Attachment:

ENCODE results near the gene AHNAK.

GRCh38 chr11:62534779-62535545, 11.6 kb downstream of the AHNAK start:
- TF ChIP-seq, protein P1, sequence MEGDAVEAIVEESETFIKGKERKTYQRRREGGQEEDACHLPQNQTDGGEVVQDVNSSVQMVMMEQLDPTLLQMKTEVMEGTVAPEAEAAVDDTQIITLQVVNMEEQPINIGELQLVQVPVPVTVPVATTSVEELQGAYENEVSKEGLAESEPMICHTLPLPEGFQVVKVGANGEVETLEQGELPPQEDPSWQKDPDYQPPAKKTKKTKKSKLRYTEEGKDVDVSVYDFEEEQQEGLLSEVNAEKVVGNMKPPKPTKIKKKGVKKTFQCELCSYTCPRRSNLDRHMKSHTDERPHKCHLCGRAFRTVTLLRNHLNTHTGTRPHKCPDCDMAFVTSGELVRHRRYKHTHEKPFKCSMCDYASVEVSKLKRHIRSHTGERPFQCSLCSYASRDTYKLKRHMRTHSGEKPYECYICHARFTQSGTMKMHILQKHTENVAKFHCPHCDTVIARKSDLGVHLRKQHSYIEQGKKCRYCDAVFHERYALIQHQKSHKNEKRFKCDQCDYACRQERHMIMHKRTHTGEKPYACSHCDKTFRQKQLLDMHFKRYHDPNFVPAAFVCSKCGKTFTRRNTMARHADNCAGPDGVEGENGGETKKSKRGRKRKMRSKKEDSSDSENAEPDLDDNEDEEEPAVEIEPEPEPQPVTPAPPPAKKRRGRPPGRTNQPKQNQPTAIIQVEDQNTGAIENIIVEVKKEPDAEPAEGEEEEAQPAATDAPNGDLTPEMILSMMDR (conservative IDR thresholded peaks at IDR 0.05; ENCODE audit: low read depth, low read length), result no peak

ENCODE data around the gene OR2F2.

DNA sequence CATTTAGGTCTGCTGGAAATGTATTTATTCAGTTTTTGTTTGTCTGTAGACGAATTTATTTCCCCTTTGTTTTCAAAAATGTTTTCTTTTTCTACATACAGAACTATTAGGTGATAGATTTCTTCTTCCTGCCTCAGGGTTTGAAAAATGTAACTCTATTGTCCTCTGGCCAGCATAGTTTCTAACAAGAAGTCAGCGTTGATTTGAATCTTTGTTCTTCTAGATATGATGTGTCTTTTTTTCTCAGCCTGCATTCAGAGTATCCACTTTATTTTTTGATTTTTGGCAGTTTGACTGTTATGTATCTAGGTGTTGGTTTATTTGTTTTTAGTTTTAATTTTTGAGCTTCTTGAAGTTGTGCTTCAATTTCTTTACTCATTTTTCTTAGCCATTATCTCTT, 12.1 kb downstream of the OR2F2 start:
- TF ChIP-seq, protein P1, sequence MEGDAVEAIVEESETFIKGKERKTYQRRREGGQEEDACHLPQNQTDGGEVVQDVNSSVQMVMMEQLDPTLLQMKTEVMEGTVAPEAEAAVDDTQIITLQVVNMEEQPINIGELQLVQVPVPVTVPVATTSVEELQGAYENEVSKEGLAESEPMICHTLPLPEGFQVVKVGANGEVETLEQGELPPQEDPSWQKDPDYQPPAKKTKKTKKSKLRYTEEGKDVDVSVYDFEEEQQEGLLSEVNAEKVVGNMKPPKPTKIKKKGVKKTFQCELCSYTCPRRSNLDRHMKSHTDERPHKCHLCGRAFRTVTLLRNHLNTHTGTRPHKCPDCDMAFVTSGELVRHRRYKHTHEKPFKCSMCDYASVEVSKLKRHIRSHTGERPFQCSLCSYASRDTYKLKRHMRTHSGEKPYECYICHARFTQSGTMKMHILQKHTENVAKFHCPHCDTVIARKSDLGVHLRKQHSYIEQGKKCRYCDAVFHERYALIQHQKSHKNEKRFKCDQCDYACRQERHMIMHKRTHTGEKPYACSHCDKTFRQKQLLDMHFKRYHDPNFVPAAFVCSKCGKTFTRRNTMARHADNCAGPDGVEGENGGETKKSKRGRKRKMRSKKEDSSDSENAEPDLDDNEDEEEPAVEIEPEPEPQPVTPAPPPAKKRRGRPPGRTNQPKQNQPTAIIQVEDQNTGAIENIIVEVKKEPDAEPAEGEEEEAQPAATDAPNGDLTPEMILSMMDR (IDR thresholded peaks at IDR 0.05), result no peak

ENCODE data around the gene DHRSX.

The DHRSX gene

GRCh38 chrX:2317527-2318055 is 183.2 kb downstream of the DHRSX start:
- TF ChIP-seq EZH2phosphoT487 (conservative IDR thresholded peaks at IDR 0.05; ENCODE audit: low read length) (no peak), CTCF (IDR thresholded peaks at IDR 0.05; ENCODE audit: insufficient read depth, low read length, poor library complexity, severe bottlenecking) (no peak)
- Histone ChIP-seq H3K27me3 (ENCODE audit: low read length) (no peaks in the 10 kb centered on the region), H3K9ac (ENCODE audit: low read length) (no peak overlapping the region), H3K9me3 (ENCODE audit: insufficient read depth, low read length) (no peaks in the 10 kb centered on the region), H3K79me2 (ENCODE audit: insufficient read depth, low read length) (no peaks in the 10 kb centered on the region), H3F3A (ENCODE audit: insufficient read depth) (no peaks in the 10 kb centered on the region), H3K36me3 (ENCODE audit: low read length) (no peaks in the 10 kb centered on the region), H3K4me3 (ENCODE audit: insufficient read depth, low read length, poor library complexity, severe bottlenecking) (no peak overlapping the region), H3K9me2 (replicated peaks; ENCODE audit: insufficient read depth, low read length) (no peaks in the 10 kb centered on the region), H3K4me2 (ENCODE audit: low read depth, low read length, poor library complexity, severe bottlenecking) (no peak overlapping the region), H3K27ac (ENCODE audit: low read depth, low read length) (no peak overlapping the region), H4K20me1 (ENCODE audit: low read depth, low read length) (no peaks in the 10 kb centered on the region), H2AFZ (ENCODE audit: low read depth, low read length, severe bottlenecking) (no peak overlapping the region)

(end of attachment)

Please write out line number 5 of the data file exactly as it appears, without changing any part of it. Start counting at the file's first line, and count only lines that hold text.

DNA sequence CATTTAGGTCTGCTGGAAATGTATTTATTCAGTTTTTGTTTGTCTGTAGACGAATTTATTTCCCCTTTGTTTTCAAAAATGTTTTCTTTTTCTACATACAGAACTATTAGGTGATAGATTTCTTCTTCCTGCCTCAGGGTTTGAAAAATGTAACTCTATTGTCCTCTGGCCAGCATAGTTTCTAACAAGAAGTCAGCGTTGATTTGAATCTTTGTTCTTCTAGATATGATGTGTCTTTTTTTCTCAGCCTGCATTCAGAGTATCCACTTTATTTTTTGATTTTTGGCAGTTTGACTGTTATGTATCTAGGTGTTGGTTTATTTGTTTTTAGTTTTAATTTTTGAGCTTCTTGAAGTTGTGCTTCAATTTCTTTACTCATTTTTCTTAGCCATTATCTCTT, 12.1 kb downstream of the OR2F2 start: